So many of our convenience products from packaging to mugs to machines are made from plastic, a by-product of the oil industry.
Plastic has been much maligned in recent years. It has been branded anti-environmental, and accused of leading to global warming and an unsustainable existence on this green planet.
But the plastics industry makes the point that plastic packaging is the most efficient form of delivering food with least amount of food waste, and resulting in less packaging waste.
The Canadian Plastics Industry Association argues that, because plastic is lightweight yet strong, it is ideal for many types of packaging.
A recent study showed that, if certain plastic packaging didnâ€™t exist â€“ for instance, caps and closures, beverage containers, rigid containers, carrier bags, various stretch and shrink wraps, and other forms â€“ 450 per cent more packaging by weight would be needed, demanding expenditure of 80 per cent more energy.
Every year, that would be equivalent to the energy from 3,800 oil supertankers.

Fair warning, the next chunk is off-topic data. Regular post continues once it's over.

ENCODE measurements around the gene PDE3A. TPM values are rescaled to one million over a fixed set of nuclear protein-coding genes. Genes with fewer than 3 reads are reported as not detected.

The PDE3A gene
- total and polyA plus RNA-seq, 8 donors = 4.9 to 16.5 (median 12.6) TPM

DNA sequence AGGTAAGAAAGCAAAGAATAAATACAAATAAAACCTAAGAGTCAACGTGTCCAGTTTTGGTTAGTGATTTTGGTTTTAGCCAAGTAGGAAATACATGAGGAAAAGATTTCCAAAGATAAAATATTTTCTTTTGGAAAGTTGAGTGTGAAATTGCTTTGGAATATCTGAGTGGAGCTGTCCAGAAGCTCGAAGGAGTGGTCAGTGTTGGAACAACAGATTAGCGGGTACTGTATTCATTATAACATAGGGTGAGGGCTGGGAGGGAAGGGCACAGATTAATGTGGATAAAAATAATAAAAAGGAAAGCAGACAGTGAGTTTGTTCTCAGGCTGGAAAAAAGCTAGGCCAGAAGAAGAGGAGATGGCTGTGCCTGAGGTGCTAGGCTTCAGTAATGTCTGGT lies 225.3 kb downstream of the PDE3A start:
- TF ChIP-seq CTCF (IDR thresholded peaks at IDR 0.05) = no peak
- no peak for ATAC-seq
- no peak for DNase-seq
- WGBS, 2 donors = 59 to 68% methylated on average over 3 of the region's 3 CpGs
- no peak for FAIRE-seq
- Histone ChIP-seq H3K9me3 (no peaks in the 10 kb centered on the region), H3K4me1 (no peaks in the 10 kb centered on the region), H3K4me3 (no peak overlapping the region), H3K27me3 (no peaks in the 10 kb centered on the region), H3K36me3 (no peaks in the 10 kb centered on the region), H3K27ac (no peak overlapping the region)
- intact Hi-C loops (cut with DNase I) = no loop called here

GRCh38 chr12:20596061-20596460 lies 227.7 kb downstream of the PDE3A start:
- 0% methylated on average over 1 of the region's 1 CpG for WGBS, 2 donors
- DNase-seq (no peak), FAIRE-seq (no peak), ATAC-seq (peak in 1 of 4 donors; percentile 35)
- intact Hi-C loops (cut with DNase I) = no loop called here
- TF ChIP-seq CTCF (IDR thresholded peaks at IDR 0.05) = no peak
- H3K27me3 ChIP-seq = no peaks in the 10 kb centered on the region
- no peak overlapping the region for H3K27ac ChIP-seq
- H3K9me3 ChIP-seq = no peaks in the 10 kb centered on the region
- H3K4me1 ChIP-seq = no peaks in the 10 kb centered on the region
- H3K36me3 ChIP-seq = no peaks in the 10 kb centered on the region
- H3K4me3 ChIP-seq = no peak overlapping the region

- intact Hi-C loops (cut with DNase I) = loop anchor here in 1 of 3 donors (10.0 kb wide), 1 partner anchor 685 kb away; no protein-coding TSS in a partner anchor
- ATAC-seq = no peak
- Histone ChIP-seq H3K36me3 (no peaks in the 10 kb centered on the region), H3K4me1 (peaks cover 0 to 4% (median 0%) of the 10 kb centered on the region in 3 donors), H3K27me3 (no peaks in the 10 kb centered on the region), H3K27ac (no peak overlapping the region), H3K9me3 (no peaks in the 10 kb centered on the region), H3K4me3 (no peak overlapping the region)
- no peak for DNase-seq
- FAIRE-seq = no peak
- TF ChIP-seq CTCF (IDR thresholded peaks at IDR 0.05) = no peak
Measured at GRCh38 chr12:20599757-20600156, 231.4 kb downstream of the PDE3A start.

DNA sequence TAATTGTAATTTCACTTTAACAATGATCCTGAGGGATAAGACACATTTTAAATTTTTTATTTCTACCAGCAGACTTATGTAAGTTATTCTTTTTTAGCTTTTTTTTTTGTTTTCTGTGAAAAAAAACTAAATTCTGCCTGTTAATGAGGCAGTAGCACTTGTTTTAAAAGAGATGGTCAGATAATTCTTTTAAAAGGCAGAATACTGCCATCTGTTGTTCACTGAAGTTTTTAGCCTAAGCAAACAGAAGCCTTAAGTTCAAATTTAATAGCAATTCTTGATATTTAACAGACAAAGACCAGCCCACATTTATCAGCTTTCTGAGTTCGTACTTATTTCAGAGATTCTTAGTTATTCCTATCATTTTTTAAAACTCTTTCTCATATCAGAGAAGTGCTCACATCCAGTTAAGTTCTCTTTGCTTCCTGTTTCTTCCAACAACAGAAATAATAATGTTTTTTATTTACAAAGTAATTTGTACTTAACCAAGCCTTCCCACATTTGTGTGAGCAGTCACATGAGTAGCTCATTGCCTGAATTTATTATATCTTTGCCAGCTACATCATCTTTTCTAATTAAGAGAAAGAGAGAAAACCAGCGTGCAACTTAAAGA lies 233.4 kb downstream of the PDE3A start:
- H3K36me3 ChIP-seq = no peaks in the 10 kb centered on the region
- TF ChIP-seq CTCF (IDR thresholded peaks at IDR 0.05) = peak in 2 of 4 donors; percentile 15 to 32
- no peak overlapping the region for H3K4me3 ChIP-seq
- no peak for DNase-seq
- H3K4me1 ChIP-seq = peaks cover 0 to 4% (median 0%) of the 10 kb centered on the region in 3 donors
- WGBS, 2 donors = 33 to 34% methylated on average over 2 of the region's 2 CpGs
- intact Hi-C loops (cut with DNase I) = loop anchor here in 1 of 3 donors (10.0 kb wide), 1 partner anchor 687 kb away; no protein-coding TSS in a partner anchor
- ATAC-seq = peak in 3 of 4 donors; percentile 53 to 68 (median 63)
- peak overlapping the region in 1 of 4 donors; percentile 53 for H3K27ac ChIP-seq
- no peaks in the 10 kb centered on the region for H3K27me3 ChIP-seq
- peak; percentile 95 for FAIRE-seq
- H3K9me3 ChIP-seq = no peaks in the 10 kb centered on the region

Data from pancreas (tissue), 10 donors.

It would be like adding 15.7 million more cars on the road.
The other argument for plastic packaging is that it protects food from oxygen, light, temperature, moisture, microbes, critters, and dirt, thereby extending the shelf life of food and slowing down spoilage, which leads to less food waste, according the industry association.
There arenâ€™t many of us who donâ€™t use plastic every day.
In B.C., the onus for recycling is increasingly being put on the consumer, and rightly so â€“ if you buy it, you pay to get rid of it.
In the end, whether we use wood, glass, plastic, or fibre for day-to-day use, the fact is, we all have to start using less of everything, re-use whatever we can, keep up the recycling efforts, and continue to divert as much of our garbage as possible away from landfills.